After giving some thought, I was thinking maybe I can use Forklift to integrate with Alfred. Because Forklift have a synclet function that Alfred can open because the synclet functions as a app The Synclet will then deploy the files into the server.

But then it probably will not be very dynamic because you must create keywords for each synclet. My main concern is probably trying to figure out how to make Alfred open a particular file in ST2 then make changes to the file automatically. Something like a Automator? Or can i do it with scripts?

This is the thing that I just can't wrap my head around.

The bad thing about WP is probably how they placed their respective absolute URLS. :(

Edited by uNdefin3d
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There just really are so many moving parts.


What's ST2?


Automator would again make things not work well at all because it would take over your computer for a bit, which isn't ideal as the update should really be a background task that just lets you know when it's done, especially because it could take a few minutes to do all the tasks that are necessary to do what you need to do.


If would be easiest to write it as a bash script. Next, it would probably be easiest as a python script, followed by a php script. Since you're developing in Wordpress, I assume that you know at least a few bits of PHP and a tiny bit about how to work with MySql commands.


If you don't, then this could be a great time to learn a few things as they can only help boost your ability to create and curate any site you develop.


With each script, you could load a config file that has all the relevant information that I mentioned above.


I can help you out if you answer a few questions about your hosting provider:

  1. Where are you hosting?
  2. Do you have shell access (access to the command line)?
  3. If yes, can you access commands like "mysqladmin" or "mysql" on the server?
  4. If you don't have shell access, then can you initiate cron jobs?
  5. If you don't have shell access, then does the webserver allow you to use the "shell_exec()" or "exec()" functions in php?
  6. Is this a regular development/production site sort of thing you have going on?
  7. If yes, then is the production site updated with new content, or does all content development happen on the local machine?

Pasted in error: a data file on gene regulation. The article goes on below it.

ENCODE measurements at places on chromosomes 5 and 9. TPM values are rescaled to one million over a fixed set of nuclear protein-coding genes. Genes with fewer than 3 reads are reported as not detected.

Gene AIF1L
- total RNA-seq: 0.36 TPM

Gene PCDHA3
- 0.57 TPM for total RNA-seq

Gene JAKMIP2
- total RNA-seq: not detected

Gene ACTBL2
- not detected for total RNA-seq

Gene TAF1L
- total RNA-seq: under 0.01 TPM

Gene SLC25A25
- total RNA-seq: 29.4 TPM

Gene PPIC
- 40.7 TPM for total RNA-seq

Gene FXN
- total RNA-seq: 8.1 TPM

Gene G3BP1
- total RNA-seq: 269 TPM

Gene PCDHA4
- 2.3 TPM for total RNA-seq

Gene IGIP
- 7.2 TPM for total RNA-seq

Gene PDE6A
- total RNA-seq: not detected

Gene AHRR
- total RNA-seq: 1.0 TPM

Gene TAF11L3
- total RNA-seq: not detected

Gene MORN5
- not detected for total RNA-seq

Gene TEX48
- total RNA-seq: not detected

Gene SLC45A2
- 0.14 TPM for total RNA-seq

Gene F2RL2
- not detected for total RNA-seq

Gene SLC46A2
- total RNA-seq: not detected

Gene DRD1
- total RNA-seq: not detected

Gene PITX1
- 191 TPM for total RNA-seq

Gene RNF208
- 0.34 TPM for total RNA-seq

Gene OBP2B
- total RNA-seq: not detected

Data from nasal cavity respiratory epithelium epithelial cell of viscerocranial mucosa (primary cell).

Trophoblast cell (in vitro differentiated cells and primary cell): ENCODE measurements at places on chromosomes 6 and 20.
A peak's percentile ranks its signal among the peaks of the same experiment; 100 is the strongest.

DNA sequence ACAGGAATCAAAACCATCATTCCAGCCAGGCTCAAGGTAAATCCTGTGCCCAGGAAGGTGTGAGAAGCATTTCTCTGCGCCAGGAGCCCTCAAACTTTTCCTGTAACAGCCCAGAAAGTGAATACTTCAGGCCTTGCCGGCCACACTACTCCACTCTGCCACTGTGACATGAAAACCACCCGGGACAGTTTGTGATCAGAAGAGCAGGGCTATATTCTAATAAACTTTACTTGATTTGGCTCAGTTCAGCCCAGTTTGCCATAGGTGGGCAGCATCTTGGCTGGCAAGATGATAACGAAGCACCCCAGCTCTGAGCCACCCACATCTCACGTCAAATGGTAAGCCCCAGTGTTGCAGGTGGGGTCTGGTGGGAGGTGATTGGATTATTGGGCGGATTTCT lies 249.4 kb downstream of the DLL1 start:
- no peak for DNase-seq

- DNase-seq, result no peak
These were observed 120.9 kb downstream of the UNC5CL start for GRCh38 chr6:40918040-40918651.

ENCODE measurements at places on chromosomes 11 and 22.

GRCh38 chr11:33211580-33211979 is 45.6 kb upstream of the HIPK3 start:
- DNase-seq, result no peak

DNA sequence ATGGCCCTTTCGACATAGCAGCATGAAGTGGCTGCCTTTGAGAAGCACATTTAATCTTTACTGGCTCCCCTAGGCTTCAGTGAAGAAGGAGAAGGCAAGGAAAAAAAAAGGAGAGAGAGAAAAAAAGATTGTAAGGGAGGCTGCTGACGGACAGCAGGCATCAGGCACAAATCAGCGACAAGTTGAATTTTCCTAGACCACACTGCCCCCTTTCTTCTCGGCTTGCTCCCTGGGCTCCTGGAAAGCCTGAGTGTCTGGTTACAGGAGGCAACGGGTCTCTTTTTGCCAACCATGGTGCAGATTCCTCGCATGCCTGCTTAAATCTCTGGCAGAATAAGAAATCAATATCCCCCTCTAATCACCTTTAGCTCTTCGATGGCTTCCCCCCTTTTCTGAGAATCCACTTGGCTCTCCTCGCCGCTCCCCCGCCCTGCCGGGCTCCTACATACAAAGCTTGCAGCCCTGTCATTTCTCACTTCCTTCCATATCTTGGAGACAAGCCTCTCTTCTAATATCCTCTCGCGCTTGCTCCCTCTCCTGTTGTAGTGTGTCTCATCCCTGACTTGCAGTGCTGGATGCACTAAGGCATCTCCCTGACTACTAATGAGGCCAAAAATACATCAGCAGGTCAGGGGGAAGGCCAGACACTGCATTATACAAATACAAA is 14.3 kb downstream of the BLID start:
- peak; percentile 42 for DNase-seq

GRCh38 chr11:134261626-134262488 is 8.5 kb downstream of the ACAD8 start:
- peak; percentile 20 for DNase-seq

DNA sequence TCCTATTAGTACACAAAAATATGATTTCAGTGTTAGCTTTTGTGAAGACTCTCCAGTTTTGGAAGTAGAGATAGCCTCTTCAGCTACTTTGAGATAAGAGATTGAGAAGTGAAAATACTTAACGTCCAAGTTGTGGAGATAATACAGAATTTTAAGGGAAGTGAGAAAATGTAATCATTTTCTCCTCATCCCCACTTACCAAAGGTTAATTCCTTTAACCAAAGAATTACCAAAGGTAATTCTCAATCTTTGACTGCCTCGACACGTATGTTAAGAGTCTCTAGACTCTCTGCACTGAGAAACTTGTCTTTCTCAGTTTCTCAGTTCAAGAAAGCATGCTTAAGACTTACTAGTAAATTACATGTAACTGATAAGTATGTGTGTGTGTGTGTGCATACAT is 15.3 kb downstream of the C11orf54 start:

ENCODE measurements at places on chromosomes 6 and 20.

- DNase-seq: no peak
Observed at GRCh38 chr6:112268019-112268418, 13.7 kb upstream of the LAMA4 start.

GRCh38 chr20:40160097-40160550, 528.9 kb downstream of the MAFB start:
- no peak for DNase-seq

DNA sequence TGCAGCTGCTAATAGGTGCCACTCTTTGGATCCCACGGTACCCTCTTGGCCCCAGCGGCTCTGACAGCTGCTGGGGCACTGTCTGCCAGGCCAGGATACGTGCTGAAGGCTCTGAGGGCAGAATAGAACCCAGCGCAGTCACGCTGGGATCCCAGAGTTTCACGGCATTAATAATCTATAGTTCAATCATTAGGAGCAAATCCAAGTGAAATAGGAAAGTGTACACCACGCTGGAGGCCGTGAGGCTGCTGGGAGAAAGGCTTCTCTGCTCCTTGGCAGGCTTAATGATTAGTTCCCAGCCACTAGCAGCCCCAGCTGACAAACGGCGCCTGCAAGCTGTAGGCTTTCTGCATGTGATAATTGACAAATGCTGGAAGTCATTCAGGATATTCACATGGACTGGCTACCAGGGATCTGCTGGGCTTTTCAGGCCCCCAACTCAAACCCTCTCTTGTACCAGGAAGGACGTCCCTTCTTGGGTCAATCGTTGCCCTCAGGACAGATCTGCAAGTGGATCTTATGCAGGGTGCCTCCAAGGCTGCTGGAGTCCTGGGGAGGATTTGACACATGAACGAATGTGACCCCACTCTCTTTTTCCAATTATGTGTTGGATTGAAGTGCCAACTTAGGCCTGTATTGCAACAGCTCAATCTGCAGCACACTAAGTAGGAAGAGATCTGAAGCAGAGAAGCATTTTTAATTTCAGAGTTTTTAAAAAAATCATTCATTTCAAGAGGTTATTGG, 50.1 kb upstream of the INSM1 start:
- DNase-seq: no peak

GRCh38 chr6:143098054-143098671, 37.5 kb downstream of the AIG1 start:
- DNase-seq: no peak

8. Can you use rsync to connect to the server?
  9. Do you have access to git commands on the server?
  10. What webserver is the server running (apache2, nginx, lighthttpd)?
  11. What version of php is the server running?

I'd say that, generally, dropping a full database and reuploading it wouldn't be the best way to go about this sort of thing. Instead, using some sort of version control system would be better. This actually goes for files as well as for the database. For files, look into Github (github.com) and for database versioning, look into the new tool dbv.php (http://dbv.vizuina.com/).


Generally, to test some of these things, you should go into into the command line (for local, open up the terminal app on your mac, and try typing in commands like "rsync" "wget" "curl" "awk" etc...).


To get the info about the webserver, if you don't already have it, then upload a php file that simply has the contents:






That should give you all relevant information about the webserver (except for the shell access).


To test for the shell access, then try to type "ssh user:pass@domain.com."


If you don't have access to anything except for ftp, then it still is possible to do everything by writing a php script that will live outside of your wordpress installation that, when accessed, it will go through a series of operations that will do what's listed above. Granted, you'll want to include some sort of authentication to make sure that no one can exploit the script.


Let me know, and I can help you develop this workflow, and if you don't know how to do many of these things, then this could be a great time to learn.

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  • 3 weeks later...

I think this is not necessarily appropriate to a workflow...


However, if you are looking for a better way to develop for wordpress, I would offer the following suggestion - Use Beanstalk App and Git. You develop locally, everytime you commit a change you can have it deployed automatically. You still have to set up the database and wp-config file on your remote site of course, at the beginning, and there are unfortunately a lot of things that wordpress stores in the database that are impossible to bundle up into files so they can be version controlled, but for theming and function development, it works a charm!


Also, this script is very helpful






I would like to have more ftp/sftp workflows.